In the summer of 2012, after quitting Apple, I went out on a limb and got my first Android phone. 5 years later I have switched back to iOS. It is interesting to see what has and has not changed, and what I miss about Android after two weeks with iPhone X.
Continue reading “Back on iOS after 5 years”
…it’s whats inside that counts.
SIDENOTE: For those of you that didn’t know, I moved to Canada 5 days ago, which means I need a new phone. After a few weeks considering an Android device, the combination of the iPhone 4’s screen and camera (with its video capabilities) won me over. Hardware > software this round.
After a “two week” hiatus Dan Benjamin and John Gruber are back with a triple venti-sized episode of The Talk Show, one of my favourite podcasts.
Near the end of the ep (around the last 8 mins) Dan and John discuss the possibility of Apple customizing the iPhone for multiple carriers, especially with regards to Verizon. Dan sees Apple conceding a “Verizon settings” app and John says no way. I would have to agree with John that Apple would not separate the system software by carrier. Here are two pieces of evidence from Japan that I would like to submit regarding the monolithic character of Apple’s iOS:
1) Keitai email: When the iPhone was released Softbank had to bend over backwards (ie. building out a new mail server system) to figure out how to give the iPhone the mobile email capabilities left over from the fossilized Japanese “keitai mail” culture.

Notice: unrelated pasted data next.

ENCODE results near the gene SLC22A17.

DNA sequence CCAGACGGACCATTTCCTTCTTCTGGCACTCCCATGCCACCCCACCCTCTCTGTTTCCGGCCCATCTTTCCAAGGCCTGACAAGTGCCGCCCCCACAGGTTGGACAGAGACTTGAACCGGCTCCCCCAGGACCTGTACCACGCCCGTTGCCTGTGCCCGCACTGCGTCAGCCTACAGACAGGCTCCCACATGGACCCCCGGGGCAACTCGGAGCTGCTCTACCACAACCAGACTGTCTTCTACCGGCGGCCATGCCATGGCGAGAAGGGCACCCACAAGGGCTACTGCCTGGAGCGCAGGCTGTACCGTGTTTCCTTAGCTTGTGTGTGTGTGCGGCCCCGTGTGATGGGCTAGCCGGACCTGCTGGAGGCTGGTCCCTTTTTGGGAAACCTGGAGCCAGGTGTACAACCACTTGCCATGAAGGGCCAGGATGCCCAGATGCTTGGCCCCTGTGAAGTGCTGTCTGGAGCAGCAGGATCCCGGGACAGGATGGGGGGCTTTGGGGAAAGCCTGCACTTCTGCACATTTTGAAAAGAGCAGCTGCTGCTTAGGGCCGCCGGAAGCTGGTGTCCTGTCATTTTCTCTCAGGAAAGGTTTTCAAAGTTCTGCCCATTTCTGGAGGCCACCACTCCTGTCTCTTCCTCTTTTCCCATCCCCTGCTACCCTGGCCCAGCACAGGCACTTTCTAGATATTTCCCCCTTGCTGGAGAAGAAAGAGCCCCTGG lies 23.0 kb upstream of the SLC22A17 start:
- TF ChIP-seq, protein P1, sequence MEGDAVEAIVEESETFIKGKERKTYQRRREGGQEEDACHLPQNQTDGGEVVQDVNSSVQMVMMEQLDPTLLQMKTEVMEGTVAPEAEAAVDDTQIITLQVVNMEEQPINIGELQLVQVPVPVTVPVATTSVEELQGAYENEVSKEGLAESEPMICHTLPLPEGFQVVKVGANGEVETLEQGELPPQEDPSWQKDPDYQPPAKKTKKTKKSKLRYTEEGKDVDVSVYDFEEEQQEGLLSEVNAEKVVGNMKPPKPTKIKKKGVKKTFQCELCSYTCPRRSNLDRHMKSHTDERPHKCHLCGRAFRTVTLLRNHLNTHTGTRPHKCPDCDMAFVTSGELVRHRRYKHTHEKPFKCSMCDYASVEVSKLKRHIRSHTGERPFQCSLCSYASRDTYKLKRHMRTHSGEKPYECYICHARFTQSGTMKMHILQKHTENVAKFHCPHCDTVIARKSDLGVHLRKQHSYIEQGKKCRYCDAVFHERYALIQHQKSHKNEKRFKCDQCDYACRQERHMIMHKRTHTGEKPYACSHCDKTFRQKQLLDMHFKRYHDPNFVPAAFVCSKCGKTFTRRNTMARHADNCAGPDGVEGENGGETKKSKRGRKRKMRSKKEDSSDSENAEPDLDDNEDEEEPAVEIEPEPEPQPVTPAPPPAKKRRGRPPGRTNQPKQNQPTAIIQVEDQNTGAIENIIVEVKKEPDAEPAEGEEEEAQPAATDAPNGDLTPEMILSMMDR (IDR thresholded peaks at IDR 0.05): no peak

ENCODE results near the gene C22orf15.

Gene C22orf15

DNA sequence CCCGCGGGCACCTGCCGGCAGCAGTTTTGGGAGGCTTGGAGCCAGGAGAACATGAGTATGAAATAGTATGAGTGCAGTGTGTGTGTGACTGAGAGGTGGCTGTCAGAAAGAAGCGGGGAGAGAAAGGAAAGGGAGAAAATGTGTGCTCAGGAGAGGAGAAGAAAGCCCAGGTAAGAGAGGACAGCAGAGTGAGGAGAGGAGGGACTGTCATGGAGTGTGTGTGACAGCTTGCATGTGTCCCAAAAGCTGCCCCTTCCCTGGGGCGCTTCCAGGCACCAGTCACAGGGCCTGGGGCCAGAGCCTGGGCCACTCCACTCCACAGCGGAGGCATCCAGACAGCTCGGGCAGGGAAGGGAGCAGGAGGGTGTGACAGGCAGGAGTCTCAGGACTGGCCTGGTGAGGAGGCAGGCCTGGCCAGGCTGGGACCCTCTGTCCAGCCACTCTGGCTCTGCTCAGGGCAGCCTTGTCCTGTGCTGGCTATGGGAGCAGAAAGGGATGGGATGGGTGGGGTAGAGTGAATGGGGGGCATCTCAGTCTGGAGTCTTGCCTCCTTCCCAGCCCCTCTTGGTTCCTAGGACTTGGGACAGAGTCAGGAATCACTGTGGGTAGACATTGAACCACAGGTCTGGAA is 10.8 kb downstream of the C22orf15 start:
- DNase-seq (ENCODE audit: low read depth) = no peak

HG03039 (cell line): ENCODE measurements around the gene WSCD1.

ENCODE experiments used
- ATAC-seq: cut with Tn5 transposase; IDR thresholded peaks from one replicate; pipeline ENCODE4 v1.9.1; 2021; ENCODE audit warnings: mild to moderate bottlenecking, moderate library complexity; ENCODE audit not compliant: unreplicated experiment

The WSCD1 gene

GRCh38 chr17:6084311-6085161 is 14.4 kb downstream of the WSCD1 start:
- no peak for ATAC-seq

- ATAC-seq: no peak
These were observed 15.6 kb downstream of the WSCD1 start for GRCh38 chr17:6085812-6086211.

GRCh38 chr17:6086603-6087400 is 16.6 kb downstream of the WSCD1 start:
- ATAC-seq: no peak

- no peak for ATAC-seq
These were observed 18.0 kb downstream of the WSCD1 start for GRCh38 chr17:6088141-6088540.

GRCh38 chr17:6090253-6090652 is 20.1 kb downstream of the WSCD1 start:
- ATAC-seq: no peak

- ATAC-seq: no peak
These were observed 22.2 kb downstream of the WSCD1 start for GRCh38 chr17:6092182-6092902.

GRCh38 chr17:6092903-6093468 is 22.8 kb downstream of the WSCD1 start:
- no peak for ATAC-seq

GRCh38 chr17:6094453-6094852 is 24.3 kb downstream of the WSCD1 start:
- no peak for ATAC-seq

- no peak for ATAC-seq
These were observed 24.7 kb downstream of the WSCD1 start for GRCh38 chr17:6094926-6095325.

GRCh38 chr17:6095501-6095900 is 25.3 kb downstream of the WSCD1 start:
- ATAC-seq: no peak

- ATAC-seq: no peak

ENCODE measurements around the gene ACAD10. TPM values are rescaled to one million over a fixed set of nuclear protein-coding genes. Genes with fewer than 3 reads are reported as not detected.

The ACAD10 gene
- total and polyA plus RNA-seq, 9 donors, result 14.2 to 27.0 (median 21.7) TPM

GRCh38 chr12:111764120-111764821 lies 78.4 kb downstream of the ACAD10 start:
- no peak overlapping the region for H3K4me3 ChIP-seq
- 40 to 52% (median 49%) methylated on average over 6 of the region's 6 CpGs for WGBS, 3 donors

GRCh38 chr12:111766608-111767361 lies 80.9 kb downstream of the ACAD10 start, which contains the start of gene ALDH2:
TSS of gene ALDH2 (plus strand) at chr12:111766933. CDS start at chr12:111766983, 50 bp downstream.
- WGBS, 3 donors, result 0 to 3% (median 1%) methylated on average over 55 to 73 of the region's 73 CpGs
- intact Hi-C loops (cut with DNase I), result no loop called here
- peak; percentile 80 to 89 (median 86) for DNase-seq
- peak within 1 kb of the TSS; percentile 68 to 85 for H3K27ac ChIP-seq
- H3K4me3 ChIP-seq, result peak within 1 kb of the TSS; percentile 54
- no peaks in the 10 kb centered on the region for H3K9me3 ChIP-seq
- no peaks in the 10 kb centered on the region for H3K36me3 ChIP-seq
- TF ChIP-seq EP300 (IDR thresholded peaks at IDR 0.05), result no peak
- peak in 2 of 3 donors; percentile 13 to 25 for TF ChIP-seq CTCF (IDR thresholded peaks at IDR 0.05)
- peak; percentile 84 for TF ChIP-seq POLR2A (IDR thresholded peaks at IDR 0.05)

2) Emoji: Smileys are another requirement in the Japanese mobile market. The lack of emoji meant the iPhone couldn’t be a hit with the “highschool girl” crowd. Apple ended up licensing SoftBank’s set of 450 icons, distributed them globally, and actually caused a bit of an emoji revolution in North American mobile culture.
The first example is one of Apple not accommodating carriers. The second shows how if a feature is important enough, Apple will roll it into the OS itself, and distribute it worldwide.
Apple is a very US-centric company and I have long criticized it for not being sensitive to local conditions. If they won’t change the way they do things to fit local cultures and market conditions, I doubt they would do so just to get on with a certain mobile carrier.
ADDENDUM: I would be remiss if I didn’t mention Apple pushing it’s own features on to carriers, eg. Visual Voicemail.
The Talk Show returns
Earlier today I criticized the keitai web, calling it “sad” and a “nightmare”. Later, I was thinking about this a bit more and thought might have come off as a standards nazi (which I am, to some degree). I think my problem lies in the moniker: the keitai web. The keitai web came around when mobile handsets didn’t have the power nor the bandwidth to access the regular web. Rather than comparing it to the open web, I should have considered it for what it is: a proprietary content delivery system.
Taking a closer look the keitai web was/is a system where mobile users access custom designed content on their handsets (and only from their handsets), sometimes paying a per site premium through their carrier. Back in the day it was wildly popular for web designers. I remember when there was a plethora of books and courses to help you design your keitai site and get rich quick. Sounds familiar, doesn’t it?
I don’t criticize the App Store for not bowing to web standards simply because I think it is a different beast serving (mostly) different needs. I guess I shouldn’t be so hard on the keitai web either.